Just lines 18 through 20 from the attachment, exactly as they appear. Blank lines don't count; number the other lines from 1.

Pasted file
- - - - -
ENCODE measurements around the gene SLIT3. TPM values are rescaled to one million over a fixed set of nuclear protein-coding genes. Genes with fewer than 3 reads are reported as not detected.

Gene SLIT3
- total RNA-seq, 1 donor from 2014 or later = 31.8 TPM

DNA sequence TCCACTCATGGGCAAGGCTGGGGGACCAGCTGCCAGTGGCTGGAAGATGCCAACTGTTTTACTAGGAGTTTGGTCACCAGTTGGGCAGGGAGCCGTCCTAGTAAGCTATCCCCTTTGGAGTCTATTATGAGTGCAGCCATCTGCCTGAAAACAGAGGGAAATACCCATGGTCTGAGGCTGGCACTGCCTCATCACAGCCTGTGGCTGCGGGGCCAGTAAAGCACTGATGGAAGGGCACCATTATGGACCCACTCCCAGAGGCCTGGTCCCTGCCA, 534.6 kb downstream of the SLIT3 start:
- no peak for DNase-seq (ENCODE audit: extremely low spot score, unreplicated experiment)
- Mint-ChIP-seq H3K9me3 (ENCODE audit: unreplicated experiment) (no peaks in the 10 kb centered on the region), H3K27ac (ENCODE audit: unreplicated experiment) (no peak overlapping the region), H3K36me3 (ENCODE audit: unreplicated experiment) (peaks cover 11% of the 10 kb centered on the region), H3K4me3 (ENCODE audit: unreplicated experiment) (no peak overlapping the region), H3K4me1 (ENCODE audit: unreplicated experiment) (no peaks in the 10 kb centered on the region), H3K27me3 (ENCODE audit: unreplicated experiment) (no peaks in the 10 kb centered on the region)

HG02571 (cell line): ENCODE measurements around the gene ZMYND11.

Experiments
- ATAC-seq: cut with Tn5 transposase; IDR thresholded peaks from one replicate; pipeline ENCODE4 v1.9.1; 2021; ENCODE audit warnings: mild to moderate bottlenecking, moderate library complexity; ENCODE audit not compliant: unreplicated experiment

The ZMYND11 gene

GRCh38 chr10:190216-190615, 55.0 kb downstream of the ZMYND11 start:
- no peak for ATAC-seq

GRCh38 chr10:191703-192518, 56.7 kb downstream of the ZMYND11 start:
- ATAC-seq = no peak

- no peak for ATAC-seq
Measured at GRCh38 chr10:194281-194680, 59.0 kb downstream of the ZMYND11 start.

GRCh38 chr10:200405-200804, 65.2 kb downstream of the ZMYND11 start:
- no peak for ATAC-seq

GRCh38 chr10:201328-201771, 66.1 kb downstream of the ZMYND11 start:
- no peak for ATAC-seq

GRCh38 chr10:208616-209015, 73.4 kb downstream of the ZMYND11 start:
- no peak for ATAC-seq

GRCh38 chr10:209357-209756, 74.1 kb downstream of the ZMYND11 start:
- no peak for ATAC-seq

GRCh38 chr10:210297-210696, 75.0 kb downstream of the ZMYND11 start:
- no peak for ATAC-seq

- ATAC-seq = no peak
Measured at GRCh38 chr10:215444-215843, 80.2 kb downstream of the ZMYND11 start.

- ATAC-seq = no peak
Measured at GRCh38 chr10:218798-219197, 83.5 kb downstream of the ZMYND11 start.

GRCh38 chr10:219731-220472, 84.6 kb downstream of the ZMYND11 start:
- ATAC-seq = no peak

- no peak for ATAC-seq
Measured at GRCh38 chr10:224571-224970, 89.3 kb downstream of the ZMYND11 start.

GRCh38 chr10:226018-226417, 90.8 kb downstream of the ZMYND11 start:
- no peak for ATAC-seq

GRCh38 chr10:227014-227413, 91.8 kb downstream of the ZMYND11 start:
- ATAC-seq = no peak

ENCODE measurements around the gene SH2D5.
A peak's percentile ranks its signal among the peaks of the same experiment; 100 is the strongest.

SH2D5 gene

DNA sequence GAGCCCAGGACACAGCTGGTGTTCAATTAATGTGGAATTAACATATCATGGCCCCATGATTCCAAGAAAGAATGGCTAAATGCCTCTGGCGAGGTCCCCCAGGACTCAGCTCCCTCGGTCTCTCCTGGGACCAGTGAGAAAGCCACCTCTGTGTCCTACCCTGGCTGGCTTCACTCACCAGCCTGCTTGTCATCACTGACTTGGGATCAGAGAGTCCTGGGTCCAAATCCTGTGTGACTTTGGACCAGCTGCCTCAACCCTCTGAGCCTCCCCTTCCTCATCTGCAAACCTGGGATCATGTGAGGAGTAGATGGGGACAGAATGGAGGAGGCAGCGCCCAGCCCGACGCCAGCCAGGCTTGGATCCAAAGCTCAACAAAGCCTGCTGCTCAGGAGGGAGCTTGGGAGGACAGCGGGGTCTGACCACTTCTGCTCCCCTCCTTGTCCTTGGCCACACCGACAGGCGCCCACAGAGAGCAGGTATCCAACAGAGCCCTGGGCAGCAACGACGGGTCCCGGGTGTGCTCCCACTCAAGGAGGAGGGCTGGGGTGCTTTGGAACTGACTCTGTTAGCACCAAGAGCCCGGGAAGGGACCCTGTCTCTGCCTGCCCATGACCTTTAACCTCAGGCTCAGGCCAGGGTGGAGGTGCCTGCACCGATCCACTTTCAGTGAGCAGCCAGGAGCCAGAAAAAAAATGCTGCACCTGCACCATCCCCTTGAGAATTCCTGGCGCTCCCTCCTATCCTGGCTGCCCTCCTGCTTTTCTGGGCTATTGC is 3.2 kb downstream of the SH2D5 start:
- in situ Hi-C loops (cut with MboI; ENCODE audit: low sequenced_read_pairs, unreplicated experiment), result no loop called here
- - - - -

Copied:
- no peak for ATAC-seq

GRCh38 chr10:201328-201771, 66.1 kb downstream of the ZMYND11 start:
- no peak for ATAC-seq